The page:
I first discovered the gifted film and digital media scholar, Chuck Tryon, through his blog, The Chutry Experiment. Tyron was an early adapter of blogs as a vehicle for academics to comment on contemporary developments in media and has made the relationship of digital technologies and film production a particular area of emphasis in his work. As I am writing this header, his blog is engaging actively with the debates about the artistic merits of computer games, sparked by the latest set of comments by Roger Ebert, while other recent posts have dealt with transmedia entertainment (in response to Jonathan Gray) and Do It Yourself Filmmaking (in conversation with filmmaker Chris Hansen). His book, Reinventing Cinema: Movies in the Age of Media Convergence, is ground-breaking in its attention to the many different forms of “digital cinema,” from the use of digital technologies for production, distribution and exhibition to the ways DVD commentary tracks are reshaping the public’s appreciation of cinema and the ways that film-related blogs are reconfiguring the nature of film criticism. He has so much to say there that is of interest to the readers of this blog that it was inevitable that I would do an interview with him for this site. If you are not reading his blog or his book yet, you need to do something about that right away.
Throughout the book, you address a range of “crisis scenarios,” predictions that in one way or another digital media is going to bring about the “death” of cinema as we know it. Why are such scenarios so persistent? What do they tell us about the ways that the film community is responding to technological change?
I’m fascinated by the crisis narratives about the “death” of cinema, in part because they are so deeply interlinked with debates about the nature of the film industry and about the definition of film as a medium. I think these narratives are so persistent, in part, because these definitional questions are important for both scholars and filmmakers alike. They also speak to debates about the role of technological change in everyday life. These questions have become even more acute with the introduction of digital media. After all, what is film when you no longer use digital technologies to record, produce, and project movies? And what happens when these tools become democratized so that “anyone” has access to tools that allow them to make professional-quality films?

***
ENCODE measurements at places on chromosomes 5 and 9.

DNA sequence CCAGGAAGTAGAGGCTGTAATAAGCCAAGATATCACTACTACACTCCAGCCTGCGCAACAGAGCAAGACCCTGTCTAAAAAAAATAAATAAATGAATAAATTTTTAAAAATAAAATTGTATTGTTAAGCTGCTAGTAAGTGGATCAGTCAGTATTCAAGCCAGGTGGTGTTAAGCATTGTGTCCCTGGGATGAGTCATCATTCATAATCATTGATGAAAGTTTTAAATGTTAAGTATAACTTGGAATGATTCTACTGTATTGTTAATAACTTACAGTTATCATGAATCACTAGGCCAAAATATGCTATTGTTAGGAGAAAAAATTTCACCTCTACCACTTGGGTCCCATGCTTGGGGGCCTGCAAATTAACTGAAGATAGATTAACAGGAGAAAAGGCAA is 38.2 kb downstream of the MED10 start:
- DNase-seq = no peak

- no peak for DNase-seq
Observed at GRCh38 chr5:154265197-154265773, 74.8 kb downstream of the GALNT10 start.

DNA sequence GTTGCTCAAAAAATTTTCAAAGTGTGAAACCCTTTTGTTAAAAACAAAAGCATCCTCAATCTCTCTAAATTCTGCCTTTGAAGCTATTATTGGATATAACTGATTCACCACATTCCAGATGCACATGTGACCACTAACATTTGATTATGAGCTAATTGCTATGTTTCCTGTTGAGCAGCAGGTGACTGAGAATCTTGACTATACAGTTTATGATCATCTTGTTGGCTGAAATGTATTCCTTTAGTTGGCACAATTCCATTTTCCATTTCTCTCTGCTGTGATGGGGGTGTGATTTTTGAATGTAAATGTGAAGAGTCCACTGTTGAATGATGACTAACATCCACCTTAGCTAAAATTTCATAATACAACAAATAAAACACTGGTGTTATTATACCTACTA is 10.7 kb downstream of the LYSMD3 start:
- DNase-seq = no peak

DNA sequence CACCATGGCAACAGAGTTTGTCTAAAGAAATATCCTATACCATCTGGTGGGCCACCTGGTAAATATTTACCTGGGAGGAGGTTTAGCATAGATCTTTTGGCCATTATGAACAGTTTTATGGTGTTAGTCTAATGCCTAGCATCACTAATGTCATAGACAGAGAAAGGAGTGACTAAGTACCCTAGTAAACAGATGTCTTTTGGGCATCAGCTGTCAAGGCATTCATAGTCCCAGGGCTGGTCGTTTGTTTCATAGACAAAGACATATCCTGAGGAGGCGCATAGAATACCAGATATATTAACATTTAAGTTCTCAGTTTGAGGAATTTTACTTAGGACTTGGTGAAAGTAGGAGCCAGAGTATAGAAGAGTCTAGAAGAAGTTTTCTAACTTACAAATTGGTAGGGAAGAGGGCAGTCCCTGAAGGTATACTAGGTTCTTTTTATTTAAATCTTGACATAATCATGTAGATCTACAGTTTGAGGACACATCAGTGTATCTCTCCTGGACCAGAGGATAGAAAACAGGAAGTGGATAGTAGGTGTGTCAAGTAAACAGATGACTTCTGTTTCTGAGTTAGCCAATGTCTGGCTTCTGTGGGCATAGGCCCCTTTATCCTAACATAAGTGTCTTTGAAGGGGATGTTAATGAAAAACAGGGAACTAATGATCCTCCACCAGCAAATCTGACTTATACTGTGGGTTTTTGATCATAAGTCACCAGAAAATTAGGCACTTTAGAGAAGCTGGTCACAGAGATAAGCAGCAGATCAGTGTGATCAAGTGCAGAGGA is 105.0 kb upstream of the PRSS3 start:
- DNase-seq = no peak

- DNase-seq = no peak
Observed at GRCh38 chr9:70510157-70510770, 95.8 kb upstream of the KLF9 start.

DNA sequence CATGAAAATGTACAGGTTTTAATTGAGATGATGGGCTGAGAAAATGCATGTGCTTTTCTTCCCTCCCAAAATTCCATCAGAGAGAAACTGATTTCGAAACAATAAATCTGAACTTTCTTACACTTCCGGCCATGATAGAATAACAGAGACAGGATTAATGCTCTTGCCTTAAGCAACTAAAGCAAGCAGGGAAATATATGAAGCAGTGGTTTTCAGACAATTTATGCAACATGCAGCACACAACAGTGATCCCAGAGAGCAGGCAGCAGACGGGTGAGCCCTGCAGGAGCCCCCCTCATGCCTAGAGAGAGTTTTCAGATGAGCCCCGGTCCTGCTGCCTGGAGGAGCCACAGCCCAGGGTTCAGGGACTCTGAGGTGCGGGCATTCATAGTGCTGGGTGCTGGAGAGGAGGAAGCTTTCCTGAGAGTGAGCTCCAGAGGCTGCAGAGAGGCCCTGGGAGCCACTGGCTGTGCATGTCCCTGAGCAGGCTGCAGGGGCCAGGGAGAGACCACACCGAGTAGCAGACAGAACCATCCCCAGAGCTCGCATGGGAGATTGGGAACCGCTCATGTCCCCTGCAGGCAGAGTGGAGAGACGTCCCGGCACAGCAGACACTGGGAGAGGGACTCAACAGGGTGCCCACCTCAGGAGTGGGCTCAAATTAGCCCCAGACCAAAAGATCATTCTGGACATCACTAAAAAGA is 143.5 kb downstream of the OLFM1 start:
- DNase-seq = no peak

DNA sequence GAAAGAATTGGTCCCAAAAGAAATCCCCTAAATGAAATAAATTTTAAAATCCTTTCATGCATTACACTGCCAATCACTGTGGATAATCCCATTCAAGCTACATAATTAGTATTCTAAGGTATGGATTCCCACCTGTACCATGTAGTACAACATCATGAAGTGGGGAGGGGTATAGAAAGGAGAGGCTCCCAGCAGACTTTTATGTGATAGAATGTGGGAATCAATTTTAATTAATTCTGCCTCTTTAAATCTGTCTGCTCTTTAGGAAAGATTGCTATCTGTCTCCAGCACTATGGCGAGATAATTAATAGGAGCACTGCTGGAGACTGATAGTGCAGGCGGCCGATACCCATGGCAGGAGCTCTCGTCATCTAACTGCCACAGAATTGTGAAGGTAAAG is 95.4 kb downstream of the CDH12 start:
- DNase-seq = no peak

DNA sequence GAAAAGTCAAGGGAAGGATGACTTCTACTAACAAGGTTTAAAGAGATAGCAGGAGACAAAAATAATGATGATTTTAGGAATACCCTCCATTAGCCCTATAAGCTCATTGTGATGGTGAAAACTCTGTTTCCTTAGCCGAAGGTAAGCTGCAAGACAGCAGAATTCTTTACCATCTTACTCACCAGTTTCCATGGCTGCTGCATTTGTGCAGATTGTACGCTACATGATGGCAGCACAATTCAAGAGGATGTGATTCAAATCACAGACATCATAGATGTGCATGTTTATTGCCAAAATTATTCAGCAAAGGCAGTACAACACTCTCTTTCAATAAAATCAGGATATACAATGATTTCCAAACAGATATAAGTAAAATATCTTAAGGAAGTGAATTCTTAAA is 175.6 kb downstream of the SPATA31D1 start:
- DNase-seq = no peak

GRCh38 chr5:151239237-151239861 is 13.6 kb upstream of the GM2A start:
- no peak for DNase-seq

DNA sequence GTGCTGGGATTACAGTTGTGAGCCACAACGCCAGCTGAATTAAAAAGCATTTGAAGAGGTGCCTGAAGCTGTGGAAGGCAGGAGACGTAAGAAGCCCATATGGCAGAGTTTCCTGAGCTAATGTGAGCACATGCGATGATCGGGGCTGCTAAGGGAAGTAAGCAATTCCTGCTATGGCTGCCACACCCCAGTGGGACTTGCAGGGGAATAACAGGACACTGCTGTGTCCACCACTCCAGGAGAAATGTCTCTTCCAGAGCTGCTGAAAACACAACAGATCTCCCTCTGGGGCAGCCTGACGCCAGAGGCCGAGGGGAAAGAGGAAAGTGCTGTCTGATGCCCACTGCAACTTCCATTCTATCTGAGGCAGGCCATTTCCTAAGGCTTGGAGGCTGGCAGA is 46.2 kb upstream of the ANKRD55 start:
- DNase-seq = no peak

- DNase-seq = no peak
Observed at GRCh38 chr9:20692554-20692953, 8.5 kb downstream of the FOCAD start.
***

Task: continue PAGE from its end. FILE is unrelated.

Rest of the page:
Within the broader film industry, I think the response has been a perpetual cycle of adjustment and innovation. Studios have succeeded by promoting new films in terms of spectacle and visual novelty, as we saw with the success of James Cameron’s Avatar and Tim Burton’s Alice in Wonderland, while also seeking to exploit all of the new platforms where films can be viewed. These moments of crisis have been treated in a variety of ways and have been the subject of intense debate within the independent film community. Most famously, at the 2008 Los Angeles Film Festival, Mark Gill, a former president of Miramax, worried that digital cinema was leading to a glut of “flat-out awful” films competing for limited screen space, while adding that social media tools have the potential to sabotage a studio’s marketing efforts, arguing that in an age of texting, “good buzz spreads quickly, bad buzz even faster.” Others, however, including indie film producer Ted Hope, have celebrated the democratizing potential of digital tools by defining cinema as an experience. Some studios and entertainment journalists have expressed concern about the power of social media in spreading “bad buzz” about a film. In particular, there was a brief discussion of a “Twitter effect” that was helping to amplify negative word-of-mouth about some poorly-performing films. But for the most part, there seems to be widespread acceptance of the role of social media in shaping how audiences consume films.
Your book title talks of “Reinventing Cinema.” In what ways is cinema reinventing itself to take advantage of the affordances of digital media? How will cinema be different a decade from now than it was ten years ago?